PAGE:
Myths of my Ancestors

All art is only half real. It inhabits that space between the world we live in, the world we dream of, the world of our memories, and the world of the work of art.

Deborah Adams Doering's work is an exploration of the relationship between art and life. It mixes abstracted images, thoughts voiced in words, and objects, to create a kind of voyage, not with a particular destination, but a voyage of observation, a voyage of distance measured in knowing.

In Myths of My Ancestors, an installation series, Doering observes certain aspects of her early life. She exhibits a childhood where there were few male anchors. Her great-grandfather, a man who achieved fame as a marathon runner, died at a young age of a freak accident; jumping over a gate, his wedding ring caught on a laundry hook and his finger was ripped from his hand. Death from lockjaw ensued. This was one of several events that led to a dearth of male figures in her family, events that Doering outlines in her narrative artist statement. Grandfathers and fathers, uncles and brothers, these persons usually form a kind of secure groundwork for any family, and the lack of close male relatives while growing up gave the artist a feeling of drifting, of an unanchored virtual reality.

Doering's art is in some ways an extension of this "seeking an anchor" in a world which appeared a foreign and curious place to her during her Midwestern American childhood. Her search motivates her particular sensitivity to environments, and the changes of and in environments.

Changes, transformations, the meaning of moving from one state of being to another, run through her art. Her earlier work, large brightly colored paintings based on electronic imagery, reflect a sense of place; gardens, interiors of churches, train stations, and other "human places" like weddings, dances, people in galleries. These art works are, as it were, placed at a distance, by the use of techniques of digitization (using geometric shapes like bricks of structure to make an image) thus reducing the detail of places and people to semi-abstract constructions. As a result, the viewer must assemble the figurative image in their minds' eye, adding that last element of reality out of their own memories.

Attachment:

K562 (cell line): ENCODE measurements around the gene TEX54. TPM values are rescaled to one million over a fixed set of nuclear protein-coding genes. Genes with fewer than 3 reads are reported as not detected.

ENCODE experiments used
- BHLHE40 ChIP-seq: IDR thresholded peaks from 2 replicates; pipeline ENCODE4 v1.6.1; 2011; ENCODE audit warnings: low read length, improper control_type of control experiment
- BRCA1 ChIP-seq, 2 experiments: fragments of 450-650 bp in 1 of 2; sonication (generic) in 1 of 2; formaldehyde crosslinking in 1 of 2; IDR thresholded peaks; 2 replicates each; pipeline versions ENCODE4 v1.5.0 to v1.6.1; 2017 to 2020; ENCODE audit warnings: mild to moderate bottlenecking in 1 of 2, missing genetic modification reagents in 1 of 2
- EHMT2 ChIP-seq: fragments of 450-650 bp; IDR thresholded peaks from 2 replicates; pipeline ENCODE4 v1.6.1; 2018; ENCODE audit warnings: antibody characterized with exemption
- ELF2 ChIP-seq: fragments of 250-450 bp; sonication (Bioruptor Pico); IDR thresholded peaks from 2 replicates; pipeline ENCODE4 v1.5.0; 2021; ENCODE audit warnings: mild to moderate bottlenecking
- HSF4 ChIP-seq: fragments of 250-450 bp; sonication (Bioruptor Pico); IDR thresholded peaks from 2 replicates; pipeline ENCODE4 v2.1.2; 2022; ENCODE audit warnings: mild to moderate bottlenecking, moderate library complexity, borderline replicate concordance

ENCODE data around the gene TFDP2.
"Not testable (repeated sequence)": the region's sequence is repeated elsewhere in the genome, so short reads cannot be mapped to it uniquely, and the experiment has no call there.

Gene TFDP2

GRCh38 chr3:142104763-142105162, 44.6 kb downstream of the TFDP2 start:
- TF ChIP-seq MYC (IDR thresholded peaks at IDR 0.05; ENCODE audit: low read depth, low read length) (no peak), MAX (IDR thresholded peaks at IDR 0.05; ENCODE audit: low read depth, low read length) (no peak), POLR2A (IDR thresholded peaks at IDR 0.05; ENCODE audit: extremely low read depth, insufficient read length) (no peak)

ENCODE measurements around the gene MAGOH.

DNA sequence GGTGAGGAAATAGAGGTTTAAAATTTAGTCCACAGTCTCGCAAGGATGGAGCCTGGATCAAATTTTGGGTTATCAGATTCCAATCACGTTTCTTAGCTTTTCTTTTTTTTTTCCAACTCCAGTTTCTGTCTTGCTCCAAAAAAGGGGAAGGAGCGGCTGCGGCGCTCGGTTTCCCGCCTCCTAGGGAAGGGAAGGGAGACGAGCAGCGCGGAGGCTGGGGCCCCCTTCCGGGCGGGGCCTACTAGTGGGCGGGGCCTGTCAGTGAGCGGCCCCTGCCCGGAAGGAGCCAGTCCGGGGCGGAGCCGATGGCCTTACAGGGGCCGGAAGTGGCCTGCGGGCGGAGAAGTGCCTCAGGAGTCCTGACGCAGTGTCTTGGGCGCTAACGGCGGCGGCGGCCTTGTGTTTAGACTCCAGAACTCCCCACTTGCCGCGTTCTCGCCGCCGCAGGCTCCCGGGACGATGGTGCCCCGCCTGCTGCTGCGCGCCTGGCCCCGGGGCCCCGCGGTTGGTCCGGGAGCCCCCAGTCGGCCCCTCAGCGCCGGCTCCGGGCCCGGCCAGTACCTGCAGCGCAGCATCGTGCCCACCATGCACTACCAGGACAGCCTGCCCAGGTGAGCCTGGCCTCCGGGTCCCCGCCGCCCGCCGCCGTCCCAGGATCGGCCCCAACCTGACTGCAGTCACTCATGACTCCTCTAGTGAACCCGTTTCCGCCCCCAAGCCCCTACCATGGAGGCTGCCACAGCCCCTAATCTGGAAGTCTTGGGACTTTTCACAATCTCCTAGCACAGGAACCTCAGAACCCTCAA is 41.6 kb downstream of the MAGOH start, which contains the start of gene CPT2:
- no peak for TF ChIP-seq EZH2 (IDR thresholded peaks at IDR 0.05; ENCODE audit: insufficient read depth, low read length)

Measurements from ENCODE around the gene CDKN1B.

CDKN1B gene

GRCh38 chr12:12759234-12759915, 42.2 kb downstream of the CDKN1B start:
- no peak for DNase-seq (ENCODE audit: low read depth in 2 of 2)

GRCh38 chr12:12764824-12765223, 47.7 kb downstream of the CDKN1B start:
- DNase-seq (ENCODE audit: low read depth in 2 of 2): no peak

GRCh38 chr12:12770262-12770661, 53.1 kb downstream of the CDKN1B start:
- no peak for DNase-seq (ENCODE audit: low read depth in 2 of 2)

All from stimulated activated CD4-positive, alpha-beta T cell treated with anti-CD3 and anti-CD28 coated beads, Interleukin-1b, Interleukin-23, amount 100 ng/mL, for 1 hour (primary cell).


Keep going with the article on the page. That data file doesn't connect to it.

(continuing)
Doering's earlier work thus challenges the viewer to supply information that completes the image, an activity that assumes a major role in Myths of My Ancestors. Black and white circular watercolor paintings (again using the technique of digitization) give an air of vagueness, echoing the way we often remember things from our early life. We in the present must "connect the dots" as it were, to allow them to coordinate with our current life situation.

In her Anon Text Messages (each is a large, flat, scroll-like work on paper, painted with very fluid black acrylic paint), Doering creates a visual language akin to text. These hand-calligraphed codes may be seen as characters suggesting an object or event in an individual's life; for example, one might imagine a wedding ring, a hook, and a dismembered finger, floating horizontally and vertically in the "text."

But the text-patterns go beyond the personal; these graphic symbols, sometimes vaguely sexual, suggest life's processes relating to growth or stasis. They are the bits and pieces of life as we find it, objects and processes that create, almost literally, a kind of grid of thoughts, which, if properly interpreted, hint at how we are positioned in life, where we find ourselves. These works bear strong resemblance to architectural floor plans for buildings, or designs for the laying out of gardens, suggesting the groundwork for environments.

Doering's interest in orienting oneself in an environment translates readily to creating a "text message" on the ground in a vast area of fallow farmland. Her codes are mowed in a 12-acre field, revealing the soil which creates an "ink" that paints an image on the ground. In her gallery installations, text-code is counter-pointed with digitized images, but in her text on the land, the counterpoint is with the natural environment; sun, wind, and plant life. This work provides a more open-ended dialogue, where nature's moods become part of the equation, extending the range of her metaphors from the private world of families and interior spaces to the laws of nature and the way they structure a sense of place.

In all it's manifestations, Doering's work asks the questions, "What is this place, how do we relate to it, what are the codes that we measure it by, and how do we fit into or do not fit into a place?" Her ongoing work may well engage the poetry of T.S. Eliot in "Little Gidding" from his "Four Quartets,"

"We shall not cease from exploration,
And the end of all our exploring
Will be to arrive where we started
And know the place for the first time."

Robert Kameczura
Art Critic, Big Shoulders Magazine